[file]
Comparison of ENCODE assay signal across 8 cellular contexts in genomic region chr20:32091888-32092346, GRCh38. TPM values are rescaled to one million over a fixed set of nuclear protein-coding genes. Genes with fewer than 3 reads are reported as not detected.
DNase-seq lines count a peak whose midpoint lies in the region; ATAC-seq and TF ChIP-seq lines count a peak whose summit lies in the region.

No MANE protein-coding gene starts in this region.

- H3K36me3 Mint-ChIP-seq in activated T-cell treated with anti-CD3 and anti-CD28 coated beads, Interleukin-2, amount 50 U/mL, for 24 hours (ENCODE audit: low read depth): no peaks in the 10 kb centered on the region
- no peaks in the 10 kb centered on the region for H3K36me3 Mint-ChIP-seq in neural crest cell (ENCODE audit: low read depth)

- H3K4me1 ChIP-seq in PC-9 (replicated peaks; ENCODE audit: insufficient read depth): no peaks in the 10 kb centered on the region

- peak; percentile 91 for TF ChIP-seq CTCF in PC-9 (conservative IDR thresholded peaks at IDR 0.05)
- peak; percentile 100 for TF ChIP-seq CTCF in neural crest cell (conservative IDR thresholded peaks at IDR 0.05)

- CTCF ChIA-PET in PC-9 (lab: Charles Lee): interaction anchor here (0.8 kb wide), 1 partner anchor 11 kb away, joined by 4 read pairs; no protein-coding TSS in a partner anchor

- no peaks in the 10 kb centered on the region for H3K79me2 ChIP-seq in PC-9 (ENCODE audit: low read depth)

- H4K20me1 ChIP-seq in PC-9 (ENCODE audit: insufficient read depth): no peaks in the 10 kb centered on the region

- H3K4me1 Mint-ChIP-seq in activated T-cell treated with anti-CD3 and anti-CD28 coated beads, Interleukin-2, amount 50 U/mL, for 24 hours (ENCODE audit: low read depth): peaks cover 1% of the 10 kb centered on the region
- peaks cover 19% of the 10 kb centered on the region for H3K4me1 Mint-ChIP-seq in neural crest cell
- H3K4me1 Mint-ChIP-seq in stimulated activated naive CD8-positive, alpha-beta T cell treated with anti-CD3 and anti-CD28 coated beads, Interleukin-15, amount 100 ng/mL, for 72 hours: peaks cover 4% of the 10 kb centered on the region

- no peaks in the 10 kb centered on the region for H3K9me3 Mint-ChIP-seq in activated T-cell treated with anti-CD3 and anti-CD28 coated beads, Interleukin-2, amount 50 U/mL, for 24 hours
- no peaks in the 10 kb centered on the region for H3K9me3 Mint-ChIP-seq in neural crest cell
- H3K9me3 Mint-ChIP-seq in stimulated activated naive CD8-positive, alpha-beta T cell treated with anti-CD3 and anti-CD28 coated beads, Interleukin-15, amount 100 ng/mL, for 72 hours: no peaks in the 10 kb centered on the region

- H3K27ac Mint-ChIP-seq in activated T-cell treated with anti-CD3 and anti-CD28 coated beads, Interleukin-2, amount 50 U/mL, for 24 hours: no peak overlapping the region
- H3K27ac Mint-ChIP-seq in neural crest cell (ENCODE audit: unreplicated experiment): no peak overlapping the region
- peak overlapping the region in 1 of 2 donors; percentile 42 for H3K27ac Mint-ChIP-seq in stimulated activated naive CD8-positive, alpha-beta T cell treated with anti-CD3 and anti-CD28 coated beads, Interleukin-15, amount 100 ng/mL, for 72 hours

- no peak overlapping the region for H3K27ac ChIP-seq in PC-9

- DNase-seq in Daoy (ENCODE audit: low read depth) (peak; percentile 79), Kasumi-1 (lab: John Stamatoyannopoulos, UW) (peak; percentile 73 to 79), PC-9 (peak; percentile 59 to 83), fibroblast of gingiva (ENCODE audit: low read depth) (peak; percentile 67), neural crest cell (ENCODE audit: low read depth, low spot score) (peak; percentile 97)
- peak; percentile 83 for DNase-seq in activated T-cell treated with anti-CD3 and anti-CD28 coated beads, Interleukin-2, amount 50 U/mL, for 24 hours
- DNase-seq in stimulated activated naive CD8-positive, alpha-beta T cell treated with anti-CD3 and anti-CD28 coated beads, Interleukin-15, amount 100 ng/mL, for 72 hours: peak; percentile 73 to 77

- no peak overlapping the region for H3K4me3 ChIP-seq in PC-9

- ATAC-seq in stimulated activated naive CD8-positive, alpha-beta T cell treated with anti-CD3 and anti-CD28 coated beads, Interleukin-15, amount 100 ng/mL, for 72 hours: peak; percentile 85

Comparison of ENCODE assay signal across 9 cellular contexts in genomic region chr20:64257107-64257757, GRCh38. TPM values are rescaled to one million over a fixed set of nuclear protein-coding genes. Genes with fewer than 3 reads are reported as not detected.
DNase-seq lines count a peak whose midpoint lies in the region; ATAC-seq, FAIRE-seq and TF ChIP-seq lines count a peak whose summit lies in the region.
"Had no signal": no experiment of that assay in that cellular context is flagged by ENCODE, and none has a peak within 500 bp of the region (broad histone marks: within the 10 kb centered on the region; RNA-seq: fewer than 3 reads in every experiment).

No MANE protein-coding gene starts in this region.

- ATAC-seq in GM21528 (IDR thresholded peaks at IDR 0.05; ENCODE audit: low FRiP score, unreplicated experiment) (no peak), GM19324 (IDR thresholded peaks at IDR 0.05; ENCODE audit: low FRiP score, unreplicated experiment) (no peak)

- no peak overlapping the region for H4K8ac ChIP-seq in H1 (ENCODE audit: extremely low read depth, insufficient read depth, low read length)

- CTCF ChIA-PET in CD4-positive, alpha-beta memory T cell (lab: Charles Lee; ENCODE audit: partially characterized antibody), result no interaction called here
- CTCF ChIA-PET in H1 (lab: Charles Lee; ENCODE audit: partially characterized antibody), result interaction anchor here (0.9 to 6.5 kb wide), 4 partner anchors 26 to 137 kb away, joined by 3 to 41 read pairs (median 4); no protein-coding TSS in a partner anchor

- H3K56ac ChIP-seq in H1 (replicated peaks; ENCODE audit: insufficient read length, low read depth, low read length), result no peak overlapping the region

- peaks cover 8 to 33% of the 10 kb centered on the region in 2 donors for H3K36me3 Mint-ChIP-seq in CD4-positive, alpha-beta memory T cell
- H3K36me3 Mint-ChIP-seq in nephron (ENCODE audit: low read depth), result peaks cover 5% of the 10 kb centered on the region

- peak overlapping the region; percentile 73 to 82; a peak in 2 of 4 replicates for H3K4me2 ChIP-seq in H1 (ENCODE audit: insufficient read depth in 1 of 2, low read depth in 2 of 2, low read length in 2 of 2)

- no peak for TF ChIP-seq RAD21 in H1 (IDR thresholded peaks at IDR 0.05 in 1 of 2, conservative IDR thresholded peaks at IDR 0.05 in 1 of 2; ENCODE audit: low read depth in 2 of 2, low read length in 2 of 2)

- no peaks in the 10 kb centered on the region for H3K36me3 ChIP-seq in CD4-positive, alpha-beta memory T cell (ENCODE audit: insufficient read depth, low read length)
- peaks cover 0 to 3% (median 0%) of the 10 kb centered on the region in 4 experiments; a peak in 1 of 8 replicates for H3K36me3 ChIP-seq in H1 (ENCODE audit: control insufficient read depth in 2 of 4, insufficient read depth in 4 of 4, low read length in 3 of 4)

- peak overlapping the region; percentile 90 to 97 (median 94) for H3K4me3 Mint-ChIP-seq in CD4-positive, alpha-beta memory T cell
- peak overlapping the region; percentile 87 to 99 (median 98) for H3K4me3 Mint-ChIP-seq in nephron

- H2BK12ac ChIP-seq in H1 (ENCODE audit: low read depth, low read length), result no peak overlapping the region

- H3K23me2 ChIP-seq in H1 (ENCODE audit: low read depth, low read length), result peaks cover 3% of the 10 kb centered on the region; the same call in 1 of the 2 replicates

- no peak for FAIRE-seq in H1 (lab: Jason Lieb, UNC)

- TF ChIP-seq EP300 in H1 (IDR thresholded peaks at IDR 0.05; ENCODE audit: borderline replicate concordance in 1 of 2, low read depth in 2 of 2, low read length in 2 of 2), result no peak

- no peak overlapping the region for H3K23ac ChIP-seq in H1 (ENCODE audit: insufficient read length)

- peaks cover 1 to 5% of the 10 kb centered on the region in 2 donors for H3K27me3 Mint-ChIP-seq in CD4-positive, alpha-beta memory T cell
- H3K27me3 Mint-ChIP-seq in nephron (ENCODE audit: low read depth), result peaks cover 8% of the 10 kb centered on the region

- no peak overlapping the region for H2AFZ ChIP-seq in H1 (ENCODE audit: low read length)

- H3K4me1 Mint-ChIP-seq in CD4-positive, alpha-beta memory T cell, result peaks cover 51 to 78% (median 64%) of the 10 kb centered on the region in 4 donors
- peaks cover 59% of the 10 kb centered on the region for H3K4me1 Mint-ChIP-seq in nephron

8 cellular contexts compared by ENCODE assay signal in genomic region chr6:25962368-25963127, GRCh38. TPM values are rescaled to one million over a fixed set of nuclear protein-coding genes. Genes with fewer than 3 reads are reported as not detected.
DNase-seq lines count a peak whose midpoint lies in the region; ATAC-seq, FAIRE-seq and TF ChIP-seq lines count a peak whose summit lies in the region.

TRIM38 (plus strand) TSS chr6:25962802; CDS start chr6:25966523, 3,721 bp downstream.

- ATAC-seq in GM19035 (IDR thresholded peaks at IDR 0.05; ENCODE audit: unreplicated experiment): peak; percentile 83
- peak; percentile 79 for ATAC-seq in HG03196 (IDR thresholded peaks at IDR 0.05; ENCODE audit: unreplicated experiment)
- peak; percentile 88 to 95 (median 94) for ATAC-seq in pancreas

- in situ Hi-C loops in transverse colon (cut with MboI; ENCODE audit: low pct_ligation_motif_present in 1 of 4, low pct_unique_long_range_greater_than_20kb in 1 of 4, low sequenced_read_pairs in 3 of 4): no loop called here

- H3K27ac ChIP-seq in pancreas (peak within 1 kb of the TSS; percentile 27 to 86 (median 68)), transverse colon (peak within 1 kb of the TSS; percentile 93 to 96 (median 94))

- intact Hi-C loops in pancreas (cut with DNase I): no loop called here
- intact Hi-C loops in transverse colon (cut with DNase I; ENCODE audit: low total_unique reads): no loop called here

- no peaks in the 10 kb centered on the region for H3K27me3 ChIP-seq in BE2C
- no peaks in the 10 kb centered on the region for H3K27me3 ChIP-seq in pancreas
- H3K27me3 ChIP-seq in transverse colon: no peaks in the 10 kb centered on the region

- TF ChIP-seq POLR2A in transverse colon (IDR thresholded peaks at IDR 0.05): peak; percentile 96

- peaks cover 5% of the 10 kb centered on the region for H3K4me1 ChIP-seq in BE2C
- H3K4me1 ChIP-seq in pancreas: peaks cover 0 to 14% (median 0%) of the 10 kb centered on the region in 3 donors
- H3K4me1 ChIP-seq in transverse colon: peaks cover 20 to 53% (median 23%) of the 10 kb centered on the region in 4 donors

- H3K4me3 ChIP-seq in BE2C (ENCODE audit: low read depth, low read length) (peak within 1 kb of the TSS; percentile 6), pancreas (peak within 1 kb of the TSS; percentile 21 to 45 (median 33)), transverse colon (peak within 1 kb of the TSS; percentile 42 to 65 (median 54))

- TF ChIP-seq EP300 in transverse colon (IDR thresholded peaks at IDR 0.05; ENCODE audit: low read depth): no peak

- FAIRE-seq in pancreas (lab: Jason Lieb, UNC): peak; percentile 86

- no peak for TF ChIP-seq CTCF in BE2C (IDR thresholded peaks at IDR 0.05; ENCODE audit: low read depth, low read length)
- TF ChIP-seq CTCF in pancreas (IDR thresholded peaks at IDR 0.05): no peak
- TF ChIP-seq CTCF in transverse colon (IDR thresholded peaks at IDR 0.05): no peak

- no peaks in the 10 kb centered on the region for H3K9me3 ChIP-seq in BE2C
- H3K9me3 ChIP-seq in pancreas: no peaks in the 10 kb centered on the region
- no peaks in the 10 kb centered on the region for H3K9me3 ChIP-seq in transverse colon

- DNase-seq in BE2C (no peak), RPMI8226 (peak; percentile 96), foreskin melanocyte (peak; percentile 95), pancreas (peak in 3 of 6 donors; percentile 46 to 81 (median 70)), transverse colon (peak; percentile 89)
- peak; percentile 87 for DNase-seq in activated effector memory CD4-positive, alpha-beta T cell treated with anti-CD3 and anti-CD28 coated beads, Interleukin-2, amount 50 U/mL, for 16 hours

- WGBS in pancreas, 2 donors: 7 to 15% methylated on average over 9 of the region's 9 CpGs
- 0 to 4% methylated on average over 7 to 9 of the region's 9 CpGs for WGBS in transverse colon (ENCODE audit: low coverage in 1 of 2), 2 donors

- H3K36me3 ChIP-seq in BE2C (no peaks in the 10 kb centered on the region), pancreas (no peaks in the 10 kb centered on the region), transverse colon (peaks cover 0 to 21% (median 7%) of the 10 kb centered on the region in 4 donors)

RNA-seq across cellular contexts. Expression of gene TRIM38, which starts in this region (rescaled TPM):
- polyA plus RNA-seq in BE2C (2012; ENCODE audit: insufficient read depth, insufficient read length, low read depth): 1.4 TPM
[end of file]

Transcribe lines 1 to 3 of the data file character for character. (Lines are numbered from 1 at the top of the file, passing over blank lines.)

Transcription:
Comparison of ENCODE assay signal across 8 cellular contexts in genomic region chr20:32091888-32092346, GRCh38. TPM values are rescaled to one million over a fixed set of nuclear protein-coding genes. Genes with fewer than 3 reads are reported as not detected.
DNase-seq lines count a peak whose midpoint lies in the region; ATAC-seq and TF ChIP-seq lines count a peak whose summit lies in the region.

No MANE protein-coding gene starts in this region.